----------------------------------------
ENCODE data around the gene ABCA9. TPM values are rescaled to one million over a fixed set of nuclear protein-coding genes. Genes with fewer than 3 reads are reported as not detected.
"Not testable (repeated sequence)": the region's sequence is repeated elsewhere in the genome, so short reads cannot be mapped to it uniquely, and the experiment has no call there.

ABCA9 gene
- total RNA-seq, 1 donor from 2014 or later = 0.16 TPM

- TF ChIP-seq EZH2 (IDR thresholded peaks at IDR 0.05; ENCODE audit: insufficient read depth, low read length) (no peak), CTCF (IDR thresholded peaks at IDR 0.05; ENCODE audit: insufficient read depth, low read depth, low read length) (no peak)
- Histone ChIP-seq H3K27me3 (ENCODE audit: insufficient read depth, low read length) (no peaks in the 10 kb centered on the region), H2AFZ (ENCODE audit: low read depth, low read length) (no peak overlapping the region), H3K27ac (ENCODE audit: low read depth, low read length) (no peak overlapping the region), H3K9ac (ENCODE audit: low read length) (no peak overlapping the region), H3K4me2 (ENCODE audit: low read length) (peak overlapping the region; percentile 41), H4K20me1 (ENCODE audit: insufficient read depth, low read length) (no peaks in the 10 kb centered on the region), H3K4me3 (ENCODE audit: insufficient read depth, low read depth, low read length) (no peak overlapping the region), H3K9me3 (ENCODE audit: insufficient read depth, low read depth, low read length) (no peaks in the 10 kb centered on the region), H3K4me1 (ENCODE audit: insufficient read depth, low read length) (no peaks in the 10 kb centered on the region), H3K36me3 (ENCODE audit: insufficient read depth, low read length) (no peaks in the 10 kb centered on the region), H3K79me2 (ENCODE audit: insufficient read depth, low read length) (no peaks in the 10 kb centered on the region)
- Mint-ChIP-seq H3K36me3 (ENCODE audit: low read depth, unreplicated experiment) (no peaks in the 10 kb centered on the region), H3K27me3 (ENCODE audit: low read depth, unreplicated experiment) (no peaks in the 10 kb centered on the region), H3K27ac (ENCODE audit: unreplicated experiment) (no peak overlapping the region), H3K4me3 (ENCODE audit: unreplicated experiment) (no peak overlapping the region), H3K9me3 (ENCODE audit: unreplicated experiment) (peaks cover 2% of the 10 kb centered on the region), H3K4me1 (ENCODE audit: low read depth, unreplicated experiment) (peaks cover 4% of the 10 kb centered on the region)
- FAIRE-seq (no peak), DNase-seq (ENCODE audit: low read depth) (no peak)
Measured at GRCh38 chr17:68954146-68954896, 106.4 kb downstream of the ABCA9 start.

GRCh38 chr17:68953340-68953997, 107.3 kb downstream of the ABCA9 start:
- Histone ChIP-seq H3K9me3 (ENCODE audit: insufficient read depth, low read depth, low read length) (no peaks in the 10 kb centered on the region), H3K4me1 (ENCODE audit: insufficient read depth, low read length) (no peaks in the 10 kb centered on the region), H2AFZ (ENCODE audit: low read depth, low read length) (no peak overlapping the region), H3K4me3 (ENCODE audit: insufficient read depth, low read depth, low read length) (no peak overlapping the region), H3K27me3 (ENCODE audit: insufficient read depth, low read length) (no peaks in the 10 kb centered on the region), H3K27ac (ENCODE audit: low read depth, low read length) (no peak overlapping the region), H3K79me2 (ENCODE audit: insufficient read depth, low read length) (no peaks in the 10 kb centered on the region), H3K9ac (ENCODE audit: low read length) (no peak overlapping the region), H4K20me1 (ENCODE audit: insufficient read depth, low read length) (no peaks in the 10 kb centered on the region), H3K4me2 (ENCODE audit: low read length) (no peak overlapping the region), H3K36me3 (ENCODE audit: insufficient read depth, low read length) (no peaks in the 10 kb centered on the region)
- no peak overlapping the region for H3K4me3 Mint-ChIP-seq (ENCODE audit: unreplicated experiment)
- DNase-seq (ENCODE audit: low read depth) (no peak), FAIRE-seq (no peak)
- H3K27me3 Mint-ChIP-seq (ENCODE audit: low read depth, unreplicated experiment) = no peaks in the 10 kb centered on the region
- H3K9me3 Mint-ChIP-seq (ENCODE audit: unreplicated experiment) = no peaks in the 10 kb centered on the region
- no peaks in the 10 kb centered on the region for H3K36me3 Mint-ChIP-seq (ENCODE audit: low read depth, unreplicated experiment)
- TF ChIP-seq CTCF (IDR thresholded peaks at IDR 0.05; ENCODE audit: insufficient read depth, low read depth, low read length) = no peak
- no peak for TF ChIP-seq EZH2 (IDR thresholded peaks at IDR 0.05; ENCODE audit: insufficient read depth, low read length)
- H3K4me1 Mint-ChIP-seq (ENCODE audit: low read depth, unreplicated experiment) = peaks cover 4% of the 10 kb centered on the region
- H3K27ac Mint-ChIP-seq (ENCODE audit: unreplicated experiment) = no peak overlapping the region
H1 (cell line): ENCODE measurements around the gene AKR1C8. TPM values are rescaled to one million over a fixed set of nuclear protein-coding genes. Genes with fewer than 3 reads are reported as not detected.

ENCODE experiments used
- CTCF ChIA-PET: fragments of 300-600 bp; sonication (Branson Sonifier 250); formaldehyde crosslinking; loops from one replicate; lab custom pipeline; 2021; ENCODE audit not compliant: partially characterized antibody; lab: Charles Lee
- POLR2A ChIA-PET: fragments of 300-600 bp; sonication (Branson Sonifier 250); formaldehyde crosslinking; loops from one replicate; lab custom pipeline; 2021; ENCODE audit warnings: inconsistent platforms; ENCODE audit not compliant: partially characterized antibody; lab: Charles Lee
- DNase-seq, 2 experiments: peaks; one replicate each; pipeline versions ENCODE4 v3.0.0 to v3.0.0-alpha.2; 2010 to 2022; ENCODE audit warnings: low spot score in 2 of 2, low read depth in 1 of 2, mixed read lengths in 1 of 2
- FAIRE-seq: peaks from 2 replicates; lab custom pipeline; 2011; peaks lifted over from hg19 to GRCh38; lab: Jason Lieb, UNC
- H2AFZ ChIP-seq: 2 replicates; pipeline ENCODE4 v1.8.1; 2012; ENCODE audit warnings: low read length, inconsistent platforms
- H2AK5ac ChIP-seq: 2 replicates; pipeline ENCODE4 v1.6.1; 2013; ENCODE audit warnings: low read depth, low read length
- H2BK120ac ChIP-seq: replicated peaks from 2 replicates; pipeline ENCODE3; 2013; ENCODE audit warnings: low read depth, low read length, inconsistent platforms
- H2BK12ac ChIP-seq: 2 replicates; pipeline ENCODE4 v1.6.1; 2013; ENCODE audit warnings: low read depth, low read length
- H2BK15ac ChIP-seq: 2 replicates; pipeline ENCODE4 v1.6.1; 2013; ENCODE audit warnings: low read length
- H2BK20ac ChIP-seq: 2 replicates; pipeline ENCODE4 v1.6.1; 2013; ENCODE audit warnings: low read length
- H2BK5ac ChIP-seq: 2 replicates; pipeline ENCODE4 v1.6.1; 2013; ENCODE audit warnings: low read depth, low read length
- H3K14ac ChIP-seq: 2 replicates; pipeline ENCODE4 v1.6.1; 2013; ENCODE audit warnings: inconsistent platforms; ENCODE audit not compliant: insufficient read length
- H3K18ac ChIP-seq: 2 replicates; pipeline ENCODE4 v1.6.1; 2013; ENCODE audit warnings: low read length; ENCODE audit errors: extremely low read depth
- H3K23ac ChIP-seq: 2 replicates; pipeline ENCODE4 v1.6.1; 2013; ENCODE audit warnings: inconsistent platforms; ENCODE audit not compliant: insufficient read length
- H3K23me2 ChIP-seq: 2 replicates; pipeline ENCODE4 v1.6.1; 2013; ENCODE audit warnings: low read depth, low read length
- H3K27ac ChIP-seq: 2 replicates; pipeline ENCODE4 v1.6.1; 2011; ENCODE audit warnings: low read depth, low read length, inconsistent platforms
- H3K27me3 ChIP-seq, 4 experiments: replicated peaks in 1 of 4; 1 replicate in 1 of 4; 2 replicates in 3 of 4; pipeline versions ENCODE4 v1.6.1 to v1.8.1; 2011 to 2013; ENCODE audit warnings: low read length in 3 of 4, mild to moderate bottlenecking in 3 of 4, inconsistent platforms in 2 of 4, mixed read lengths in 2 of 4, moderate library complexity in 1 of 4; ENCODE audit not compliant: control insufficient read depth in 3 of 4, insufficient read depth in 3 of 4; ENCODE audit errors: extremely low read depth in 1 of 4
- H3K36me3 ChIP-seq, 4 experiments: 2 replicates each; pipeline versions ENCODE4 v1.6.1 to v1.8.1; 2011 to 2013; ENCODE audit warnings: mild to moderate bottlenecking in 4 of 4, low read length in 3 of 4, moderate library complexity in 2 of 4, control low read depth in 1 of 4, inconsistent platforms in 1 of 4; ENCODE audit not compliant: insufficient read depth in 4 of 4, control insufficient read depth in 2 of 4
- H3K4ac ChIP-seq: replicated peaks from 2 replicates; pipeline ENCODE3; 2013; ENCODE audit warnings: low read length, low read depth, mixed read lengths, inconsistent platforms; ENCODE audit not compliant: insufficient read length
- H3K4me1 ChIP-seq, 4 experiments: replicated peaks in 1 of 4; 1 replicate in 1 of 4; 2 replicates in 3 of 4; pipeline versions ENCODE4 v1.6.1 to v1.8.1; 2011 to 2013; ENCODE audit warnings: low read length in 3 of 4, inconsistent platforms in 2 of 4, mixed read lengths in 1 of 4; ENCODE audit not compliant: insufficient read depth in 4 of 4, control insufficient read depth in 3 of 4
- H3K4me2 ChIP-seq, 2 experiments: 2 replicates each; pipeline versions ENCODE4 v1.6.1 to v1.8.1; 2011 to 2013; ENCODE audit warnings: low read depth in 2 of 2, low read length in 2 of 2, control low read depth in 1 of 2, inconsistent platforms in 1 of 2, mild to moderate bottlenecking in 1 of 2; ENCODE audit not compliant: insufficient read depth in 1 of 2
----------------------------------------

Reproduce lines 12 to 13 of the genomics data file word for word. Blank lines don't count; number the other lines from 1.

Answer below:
- no peak overlapping the region for H3K4me3 Mint-ChIP-seq (ENCODE audit: unreplicated experiment)
- DNase-seq (ENCODE audit: low read depth) (no peak), FAIRE-seq (no peak)